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Interpreting tribal leaders of FATA — by Farhat Taj

Anger against the Pakistan Army and the Taliban is intense and getting more intense with every passing day and so is disappointment with the government of Pakistan

I am compiling a list of the tribal leaders of FATA who have been victims of target killings from 2003 onwards. This is still a work in progress and my estimate is that the names in the final list would be well over 1,000. There is a widespread perception in FATA that the intelligence agencies of Pakistan have killed the tribal leaders through their proxies, the Taliban. Those who have managed to stay alive have either fled FATA or face grave security threats. The media in Pakistan have generally ignored them. The wider society in Pakistan never looks into their predicament.

Sometimes, however, the media do interview them. But they cannot speak openly. If they do, they would meet the same fate as their assassinated colleagues. But still they open up their hearts through connotations. One has to be very sensitive and thoughtful to extract the real message from what they say in media interviews.

To our good luck, Khan has made it easy for us to understand what the tribal leaders wish to communicate. Let me first introduce Khan. He is a son of Pakhtunkhwa and has written a revealing book, Armageddon in Pakistan: The Crisis of a Failed Feudal Economy. I suggest to the readers to read this book for an interesting perspective on the root cause of the socio-economic problem in Pakistan and its linkages with the current insecurity in FATA, i.e. the crisis of feudal democracy and a feudal military. Following is an extract from the book in which Khan is interpreting the words of two tribal leaders from a TV interview. The interviews were recorded following a deadly suicide attack on a mosque filled with worshippers in Khyber Agency.

“The mosque blast was done through a remote control device by some external hand.” The interpretation is that he surely does not feel it was the US (India or Israel) since otherwise he would clearly say it. The vague phrase of an external hand implies that he may be eliminated in case he spells out the truth.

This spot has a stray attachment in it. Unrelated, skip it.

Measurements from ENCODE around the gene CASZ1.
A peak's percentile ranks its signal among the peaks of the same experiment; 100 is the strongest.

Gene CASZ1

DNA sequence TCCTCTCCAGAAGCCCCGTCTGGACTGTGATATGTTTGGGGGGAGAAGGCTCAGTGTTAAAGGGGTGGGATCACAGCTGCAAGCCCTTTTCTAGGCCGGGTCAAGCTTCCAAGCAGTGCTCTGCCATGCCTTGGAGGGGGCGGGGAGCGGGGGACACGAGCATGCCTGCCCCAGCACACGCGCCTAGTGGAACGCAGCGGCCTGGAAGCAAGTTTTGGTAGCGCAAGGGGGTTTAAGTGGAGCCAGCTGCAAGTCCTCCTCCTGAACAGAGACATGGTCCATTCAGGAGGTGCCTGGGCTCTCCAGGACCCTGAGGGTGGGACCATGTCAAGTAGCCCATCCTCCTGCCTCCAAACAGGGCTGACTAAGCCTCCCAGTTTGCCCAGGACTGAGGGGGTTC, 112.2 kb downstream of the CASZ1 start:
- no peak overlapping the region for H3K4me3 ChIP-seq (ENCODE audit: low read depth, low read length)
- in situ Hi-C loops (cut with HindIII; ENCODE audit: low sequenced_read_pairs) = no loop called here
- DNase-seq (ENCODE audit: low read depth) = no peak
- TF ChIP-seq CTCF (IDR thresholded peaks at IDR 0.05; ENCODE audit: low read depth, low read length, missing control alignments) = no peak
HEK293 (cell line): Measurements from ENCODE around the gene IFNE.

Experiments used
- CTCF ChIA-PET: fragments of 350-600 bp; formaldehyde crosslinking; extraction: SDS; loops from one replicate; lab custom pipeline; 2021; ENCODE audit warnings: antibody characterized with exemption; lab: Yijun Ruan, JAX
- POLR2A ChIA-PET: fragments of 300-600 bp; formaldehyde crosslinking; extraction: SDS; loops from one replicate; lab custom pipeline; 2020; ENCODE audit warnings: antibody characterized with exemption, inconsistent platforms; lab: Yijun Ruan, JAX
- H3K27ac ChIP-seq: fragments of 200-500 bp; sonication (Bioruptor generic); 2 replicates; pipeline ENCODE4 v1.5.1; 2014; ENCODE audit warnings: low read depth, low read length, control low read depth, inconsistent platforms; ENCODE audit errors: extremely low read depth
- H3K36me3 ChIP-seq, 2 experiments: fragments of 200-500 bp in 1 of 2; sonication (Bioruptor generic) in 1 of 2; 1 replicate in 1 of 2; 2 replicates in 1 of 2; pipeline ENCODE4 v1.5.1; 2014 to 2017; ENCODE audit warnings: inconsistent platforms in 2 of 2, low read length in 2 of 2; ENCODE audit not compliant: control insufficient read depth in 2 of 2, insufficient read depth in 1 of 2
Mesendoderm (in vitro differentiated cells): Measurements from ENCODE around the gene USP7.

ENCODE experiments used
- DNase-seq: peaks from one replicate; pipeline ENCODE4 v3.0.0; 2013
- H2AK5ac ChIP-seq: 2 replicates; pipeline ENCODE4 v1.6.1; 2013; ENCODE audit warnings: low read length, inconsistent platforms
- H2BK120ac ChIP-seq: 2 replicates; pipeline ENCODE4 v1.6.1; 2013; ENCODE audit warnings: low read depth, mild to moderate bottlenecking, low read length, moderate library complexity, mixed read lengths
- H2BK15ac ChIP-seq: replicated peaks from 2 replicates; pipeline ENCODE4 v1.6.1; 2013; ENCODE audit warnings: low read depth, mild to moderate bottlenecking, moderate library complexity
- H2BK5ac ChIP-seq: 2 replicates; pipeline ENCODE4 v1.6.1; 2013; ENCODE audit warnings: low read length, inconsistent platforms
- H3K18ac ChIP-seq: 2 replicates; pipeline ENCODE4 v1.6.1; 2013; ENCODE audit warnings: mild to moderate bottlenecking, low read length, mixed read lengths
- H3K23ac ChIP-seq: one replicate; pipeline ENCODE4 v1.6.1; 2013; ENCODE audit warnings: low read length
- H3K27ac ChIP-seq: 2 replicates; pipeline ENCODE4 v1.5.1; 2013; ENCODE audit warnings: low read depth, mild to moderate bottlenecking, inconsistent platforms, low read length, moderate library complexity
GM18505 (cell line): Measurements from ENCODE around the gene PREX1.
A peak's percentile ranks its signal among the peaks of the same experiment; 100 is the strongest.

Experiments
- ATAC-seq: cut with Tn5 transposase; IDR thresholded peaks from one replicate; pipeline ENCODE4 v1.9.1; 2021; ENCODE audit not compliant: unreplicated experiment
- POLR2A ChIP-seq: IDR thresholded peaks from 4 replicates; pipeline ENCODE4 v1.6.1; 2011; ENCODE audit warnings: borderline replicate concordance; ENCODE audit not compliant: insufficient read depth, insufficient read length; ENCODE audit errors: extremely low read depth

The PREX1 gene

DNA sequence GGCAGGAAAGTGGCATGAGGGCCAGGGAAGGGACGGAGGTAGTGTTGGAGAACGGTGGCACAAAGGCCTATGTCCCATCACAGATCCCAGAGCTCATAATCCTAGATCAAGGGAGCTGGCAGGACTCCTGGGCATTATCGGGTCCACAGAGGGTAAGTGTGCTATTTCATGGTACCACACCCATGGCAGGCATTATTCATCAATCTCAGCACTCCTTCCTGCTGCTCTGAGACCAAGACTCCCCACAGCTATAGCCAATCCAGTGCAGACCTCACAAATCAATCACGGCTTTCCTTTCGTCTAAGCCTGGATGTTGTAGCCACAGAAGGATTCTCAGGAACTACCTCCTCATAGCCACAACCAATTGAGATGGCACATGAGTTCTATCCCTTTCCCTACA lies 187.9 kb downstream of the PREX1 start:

“It was to create chaos by the Americans.” This implies that he can be killed saying otherwise.

“Presently all the development funds for FATA are used only to bring death and destruction in the tribal areas.” In this he wants to say that the military establishment gets dollars from the US for FATA development and fills its own pockets.

“All people have left tribal areas, look at the refugee camps.” Here the tribal leader is cautious. He speaks of peace and justice before any development. He wishes to say that all the governments, both military and civilian, have brought death and destruction in the tribal area for the last so many decades and no peace or development.

“Frontier Crimes Regulation (FCR), the old colonial law for the tribal areas, still remains in place.” This is a criticism of all rulers, whether civil or military, of Pakistan.

“The representatives of FATA (in parliament) cannot do anything for their people.” This means all the people of FATA, including their parliamentarians, are helpless.

“FATA needs democracy; it should be in control of political parties.” Here he takes pride in his early history of tribal democracy in the form of the tribal jirga (assemblies). All this has been destroyed by the intelligence agencies of Pakistan and the Taliban through assassination of tribal leaders all over FATA.

“Almost 10 million people live in FATA on the border with Afghanistan, but Pakistan does not consider their problems as the problems of Pakistan.” Here he implies that the tribal people almost hate the military and all governments of Pakistan for all the misery they have been in, whereas the tribal people sacrificed all the time for the state.

“We rebuked Nehru when he came to our region after the colonialists had left India, even then Pakistan does not care for us.” This implies that the military and the governments of Pakistan are not friends of the tribal people.

“Most attacks are on houses, most of the people dying in the war are innocent.” Here he is not referring to drone attacks, otherwise he would say it clearly without any hesitation. He means to say that the Taliban and the army are killing innocent people.

“Wherever the Pakhtun go, they take their culture with them. The Pakhtun working in the Emirates have more facilities, more education for children. We cannot have such environment for our children in the Frontier province and FATA.” This means he has seen the world and wishes that he could have the same development and peaceful environment in FATA. He considers himself next to none. He is angry that the tribal children could not have all these things in their homeland. He hates going away from his people. That is why he says wherever he goes he takes along his culture and would always like to speak in Pashto with his own people in other countries. All civil and military governments did nothing for FATA.